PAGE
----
This study aims to examine the process of using simulation to select candidates from a pool of teacher-education-programme applicants, considering the applicants’ perspective. The population of applicants to teacher-education programmes has been the subject of numerous studies; however, only a minor portion of these examined the applicants’ perspective regarding the applicant-selection process. Furthermore, the process of using simulation as a tool for applicant selection to a teacher-education has not been studied yet.
This case study focuses on applicants’ experience of the simulation-based selection (SBS) and its potential advantages. A total of 188 applicants completed a reflection questionnaire and participated in interviews; 15 of them also participated in focus groups. The data were analysed using the thematic-cognitive method.
Data analysis revealed three major themes and nine subthemes, which represent the value of SBS from the applicants’ perspective in terms of social–interpersonal, cognitive–professional and emotional–personal skills.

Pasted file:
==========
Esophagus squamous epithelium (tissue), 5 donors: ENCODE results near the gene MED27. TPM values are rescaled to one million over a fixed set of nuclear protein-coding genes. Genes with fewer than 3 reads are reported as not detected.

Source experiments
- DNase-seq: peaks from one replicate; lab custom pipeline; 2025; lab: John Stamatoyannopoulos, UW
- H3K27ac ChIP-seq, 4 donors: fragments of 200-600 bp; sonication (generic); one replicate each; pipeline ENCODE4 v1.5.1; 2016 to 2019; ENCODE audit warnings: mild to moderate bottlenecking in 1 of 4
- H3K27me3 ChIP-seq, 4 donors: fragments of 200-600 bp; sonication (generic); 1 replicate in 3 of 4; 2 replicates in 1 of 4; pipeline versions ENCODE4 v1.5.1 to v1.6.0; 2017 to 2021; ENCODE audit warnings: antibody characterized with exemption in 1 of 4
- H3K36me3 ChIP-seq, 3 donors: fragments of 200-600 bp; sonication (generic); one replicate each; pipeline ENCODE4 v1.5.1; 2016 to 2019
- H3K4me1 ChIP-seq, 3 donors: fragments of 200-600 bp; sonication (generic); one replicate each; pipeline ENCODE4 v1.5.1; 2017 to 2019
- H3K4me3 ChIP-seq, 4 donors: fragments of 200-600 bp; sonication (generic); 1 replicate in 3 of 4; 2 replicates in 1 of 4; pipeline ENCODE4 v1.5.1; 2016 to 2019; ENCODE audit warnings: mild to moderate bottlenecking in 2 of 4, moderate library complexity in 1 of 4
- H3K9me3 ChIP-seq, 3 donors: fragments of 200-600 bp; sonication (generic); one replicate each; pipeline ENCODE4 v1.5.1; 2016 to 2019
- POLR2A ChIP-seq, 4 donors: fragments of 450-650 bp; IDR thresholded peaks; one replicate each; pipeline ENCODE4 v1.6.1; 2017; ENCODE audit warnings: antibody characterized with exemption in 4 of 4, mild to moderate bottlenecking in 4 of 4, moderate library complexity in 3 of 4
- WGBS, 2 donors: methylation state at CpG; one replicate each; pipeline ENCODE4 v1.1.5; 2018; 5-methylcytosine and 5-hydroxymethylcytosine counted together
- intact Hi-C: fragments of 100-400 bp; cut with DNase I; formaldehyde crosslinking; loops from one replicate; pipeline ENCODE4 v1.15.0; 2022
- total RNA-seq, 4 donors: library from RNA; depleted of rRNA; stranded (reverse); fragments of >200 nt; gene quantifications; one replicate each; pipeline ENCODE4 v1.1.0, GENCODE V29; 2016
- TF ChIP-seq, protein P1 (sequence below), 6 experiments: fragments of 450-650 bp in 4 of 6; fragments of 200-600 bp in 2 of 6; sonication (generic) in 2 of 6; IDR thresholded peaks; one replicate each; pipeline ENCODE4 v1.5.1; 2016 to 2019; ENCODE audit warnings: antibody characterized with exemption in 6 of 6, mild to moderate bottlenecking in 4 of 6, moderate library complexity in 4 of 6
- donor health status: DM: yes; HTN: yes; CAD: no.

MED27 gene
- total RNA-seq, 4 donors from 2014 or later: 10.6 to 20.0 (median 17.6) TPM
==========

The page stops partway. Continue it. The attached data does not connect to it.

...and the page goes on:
Research findings may enable decision-makers in teacher-education programmes to improve the candidate selection process, which will lead to the absorption of suitable teachers on the one hand and prevent the integration of unsuitable candidates on the other.
This pioneering study contributes to our understanding of the applicant-selection process and offers practical recommendations for using SBS to enhance the quality of the selection process.
Levin, O. and Paryente, B. (2021), "Using a simulation-based process to select applicants: enhancing quality evaluation of a teacher education programme", Quality Assurance in Education, Vol. 29 No. 2/3, pp. 53-69. https://doi.org/10.1108/QAE-10-2020-0123
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